Couch Club, eight thirty and not a moment later, and believe me I tried after Amore decided she wanted to go to an Afghan restaurant for dinner to eat goat testicles. But Couch Club would not be moved to push back our reservation by one second. And this meant that Amore had to console herself with their ‘French Pizza’, whatever in the name of Gesù is that, to quote her.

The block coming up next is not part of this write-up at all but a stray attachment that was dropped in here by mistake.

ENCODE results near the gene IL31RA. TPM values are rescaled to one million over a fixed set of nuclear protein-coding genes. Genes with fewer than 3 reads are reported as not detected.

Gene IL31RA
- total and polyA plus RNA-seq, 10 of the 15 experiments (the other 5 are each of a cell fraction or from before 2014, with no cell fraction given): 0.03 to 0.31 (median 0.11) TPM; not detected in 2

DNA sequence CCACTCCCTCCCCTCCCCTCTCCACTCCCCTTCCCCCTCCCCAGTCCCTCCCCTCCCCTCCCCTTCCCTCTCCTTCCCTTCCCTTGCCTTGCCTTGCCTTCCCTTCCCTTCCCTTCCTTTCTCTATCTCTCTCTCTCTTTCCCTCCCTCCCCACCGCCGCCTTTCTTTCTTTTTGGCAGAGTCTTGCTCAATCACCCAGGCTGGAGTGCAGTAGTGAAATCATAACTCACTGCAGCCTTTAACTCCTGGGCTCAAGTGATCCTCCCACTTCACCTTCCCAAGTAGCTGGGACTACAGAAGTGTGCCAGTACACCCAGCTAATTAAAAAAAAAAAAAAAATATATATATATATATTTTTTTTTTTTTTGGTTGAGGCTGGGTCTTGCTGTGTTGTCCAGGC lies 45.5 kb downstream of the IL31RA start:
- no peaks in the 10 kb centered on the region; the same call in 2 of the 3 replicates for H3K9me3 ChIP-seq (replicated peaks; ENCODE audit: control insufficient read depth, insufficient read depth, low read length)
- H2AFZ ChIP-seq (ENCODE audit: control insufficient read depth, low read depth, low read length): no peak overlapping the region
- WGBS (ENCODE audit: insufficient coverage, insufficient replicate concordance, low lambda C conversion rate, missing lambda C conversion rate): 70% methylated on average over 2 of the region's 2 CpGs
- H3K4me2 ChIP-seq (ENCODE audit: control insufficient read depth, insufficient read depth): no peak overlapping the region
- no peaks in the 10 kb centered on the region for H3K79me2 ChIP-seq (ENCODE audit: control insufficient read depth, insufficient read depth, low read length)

“As if winching a grand piano through a tenth floor window!” I said, to Cassidy (Amore’s colleague), and Spencer, her boyfriend, as they pissed themselves laughing under the low-light din of the bar. Amore was on her seventh new cocktail of the night and I was ruing the lack of couches in Couch Club. But the atmosphere was good: lots of sexy young people, us foremost among them. And the French pizza wasn’t half-bad either. As I looked about me taking an inventory of all the guests I felt proud of Amore for her social expansion since her arrival here in Munich last March. In addition to Beverley and Spencer (who I did actually like after all), there were numerous Italians who laughed in amazement any time I said so much as a “grazie” or a “prego”, and even a German for crying out loud! He’s the boyfriend of one of the Italians in the group whom Amore knows from school and who I’d spoke to at a house-party once before where the first thing I did upon arrival was mark my territory in the bathroom. The conversation goose-stepped towards WW2 quicker than I wanted with him then, and that was, I confess, all my fault. He was keeping his distance from me now, and fair play to him for it.